I'm sometimes asked by husbands who were arrested for domestic violence — California Penal Code section 273.5 or 243(e)(1) — whether they can prevent their wives from testifying in court by invoking their marital privilege.
California law recognizes two marital privileges. First, a spouse may refuse to testify against the other spouse. This privilege is sometimes called the spousal testimony privilege. (Evidence Code section 970.) Second, a spouse may refuse to disclose or may prevent the other spouse from disclosing confidential communications between them during their marriage. This privilege is sometimes called the marital communications privilege. (Evidence Code section 980). Despite these privileges, the Legislature has enacted numerous exceptions. The main exception which applies here, states that the two marital privileges cannot be invoked if one spouse is charged with a crime against the other spouse. (Evidence Code section 972). In other words, if the husband is charged with a domestic violence offense, he cannot prevent his wife from being brought to court by the prosecutor and ordered by the judge to testify against her husband.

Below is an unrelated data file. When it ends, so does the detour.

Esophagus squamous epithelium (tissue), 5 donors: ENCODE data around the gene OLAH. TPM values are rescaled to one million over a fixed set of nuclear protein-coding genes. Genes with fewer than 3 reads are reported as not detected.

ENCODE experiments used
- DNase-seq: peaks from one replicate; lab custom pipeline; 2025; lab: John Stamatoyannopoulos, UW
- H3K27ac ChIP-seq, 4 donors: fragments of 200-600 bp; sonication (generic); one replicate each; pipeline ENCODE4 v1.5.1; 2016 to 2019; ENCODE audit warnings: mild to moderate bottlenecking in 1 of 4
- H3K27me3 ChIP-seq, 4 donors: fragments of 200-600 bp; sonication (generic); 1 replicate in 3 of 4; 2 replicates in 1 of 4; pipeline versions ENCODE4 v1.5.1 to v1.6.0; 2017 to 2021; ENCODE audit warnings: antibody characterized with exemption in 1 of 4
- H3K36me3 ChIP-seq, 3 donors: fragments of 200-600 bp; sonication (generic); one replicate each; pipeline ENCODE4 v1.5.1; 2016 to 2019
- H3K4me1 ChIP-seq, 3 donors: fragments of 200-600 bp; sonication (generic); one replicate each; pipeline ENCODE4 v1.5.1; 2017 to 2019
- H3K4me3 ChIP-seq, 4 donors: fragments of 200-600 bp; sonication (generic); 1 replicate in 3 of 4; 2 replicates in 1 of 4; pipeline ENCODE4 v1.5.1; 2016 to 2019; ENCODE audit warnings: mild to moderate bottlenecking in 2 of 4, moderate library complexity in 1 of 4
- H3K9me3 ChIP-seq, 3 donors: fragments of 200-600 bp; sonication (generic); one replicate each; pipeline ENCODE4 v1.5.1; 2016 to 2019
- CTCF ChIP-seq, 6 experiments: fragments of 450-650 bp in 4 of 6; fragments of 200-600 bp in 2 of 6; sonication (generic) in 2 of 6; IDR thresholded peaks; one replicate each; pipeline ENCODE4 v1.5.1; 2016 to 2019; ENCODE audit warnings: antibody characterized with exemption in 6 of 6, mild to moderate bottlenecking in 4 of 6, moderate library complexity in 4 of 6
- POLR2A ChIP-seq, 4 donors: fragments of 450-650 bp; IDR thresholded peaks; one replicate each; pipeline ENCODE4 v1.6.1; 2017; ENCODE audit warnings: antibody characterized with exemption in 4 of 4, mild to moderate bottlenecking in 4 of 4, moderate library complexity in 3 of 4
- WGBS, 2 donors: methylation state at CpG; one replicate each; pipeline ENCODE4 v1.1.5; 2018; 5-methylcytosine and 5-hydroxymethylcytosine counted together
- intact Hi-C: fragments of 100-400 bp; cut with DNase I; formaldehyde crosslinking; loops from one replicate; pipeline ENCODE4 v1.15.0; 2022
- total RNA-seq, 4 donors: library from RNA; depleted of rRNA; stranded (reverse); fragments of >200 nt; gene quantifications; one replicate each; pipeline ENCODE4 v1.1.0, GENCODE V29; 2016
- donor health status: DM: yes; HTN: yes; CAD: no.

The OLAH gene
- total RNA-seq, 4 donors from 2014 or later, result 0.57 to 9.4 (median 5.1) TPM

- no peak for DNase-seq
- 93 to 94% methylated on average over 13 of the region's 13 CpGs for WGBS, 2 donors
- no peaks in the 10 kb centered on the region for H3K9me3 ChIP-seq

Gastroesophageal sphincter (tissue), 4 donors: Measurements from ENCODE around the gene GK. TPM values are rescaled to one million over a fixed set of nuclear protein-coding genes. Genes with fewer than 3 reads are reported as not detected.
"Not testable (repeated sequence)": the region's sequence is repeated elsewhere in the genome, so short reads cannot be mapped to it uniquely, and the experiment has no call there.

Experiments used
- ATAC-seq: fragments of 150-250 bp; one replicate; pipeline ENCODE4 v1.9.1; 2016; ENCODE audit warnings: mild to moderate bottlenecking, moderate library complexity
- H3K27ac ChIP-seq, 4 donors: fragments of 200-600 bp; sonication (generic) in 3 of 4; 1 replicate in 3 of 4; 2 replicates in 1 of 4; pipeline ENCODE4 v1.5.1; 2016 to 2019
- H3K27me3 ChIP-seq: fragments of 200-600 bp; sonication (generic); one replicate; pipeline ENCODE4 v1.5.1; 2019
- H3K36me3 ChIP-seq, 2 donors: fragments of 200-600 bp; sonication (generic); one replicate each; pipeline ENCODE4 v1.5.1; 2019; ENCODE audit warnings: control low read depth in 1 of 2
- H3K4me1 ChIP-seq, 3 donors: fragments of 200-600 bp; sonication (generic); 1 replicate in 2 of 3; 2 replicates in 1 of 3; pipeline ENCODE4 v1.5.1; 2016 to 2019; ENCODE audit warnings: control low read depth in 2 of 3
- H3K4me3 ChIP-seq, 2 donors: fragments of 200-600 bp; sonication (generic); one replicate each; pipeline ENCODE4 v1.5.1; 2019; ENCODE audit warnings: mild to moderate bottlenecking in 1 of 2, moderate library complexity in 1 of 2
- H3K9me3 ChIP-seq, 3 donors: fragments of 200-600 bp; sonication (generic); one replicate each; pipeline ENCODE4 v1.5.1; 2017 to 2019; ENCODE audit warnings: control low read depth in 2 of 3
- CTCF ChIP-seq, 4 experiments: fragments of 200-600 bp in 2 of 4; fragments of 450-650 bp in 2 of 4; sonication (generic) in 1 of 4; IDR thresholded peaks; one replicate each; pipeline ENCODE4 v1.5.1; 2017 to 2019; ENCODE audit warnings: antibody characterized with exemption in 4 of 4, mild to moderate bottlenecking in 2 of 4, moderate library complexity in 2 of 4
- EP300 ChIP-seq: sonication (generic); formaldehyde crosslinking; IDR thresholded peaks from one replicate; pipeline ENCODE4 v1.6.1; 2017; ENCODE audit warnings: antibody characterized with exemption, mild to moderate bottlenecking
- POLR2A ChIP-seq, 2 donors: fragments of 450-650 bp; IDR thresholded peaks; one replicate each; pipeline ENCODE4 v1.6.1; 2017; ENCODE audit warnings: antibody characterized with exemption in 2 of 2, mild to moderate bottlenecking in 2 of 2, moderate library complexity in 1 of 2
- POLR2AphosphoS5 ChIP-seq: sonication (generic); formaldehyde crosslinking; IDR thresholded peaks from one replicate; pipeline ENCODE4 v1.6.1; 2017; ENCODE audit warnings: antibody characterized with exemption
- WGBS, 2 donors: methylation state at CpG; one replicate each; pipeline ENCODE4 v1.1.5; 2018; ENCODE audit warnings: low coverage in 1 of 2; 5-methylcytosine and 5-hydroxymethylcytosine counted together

If you have been charged with domestic violence or spousal battery in Temecula, Murrieta, Menifee, Wildomar, Lake Elsinore, Hemet, Perris, Banning, Corona, Winchester or Riverside, you need the assistance of an effective and experienced criminal defense attorney.
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